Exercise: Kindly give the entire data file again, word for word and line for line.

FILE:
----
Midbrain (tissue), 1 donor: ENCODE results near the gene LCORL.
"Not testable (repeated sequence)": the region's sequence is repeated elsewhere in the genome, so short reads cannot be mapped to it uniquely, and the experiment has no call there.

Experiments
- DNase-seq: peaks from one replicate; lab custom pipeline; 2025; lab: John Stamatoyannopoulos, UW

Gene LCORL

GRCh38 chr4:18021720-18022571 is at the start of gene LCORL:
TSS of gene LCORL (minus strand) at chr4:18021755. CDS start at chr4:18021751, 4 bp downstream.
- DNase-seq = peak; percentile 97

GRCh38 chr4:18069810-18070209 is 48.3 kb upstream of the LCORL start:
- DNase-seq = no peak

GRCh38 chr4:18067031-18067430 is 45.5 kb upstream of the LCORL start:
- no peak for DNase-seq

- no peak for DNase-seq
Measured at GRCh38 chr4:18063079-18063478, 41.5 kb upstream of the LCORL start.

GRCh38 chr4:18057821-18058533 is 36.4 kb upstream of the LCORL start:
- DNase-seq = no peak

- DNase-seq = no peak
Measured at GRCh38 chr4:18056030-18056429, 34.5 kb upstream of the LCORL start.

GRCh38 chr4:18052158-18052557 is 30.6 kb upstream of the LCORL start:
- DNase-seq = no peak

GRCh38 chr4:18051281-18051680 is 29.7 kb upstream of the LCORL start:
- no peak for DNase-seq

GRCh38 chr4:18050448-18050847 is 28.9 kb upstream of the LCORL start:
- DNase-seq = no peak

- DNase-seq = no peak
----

Midbrain (tissue), 1 donor: ENCODE results near the gene LCORL.
"Not testable (repeated sequence)": the region's sequence is repeated elsewhere in the genome, so short reads cannot be mapped to it uniquely, and the experiment has no call there.

Experiments
- DNase-seq: peaks from one replicate; lab custom pipeline; 2025; lab: John Stamatoyannopoulos, UW

Gene LCORL

GRCh38 chr4:18021720-18022571 is at the start of gene LCORL:
TSS of gene LCORL (minus strand) at chr4:18021755. CDS start at chr4:18021751, 4 bp downstream.
- DNase-seq = peak; percentile 97

GRCh38 chr4:18069810-18070209 is 48.3 kb upstream of the LCORL start:
- DNase-seq = no peak

GRCh38 chr4:18067031-18067430 is 45.5 kb upstream of the LCORL start:
- no peak for DNase-seq

- no peak for DNase-seq
Measured at GRCh38 chr4:18063079-18063478, 41.5 kb upstream of the LCORL start.

GRCh38 chr4:18057821-18058533 is 36.4 kb upstream of the LCORL start:
- DNase-seq = no peak

- DNase-seq = no peak
Measured at GRCh38 chr4:18056030-18056429, 34.5 kb upstream of the LCORL start.

GRCh38 chr4:18052158-18052557 is 30.6 kb upstream of the LCORL start:
- DNase-seq = no peak

GRCh38 chr4:18051281-18051680 is 29.7 kb upstream of the LCORL start:
- no peak for DNase-seq

GRCh38 chr4:18050448-18050847 is 28.9 kb upstream of the LCORL start:
- DNase-seq = no peak

- DNase-seq = no peak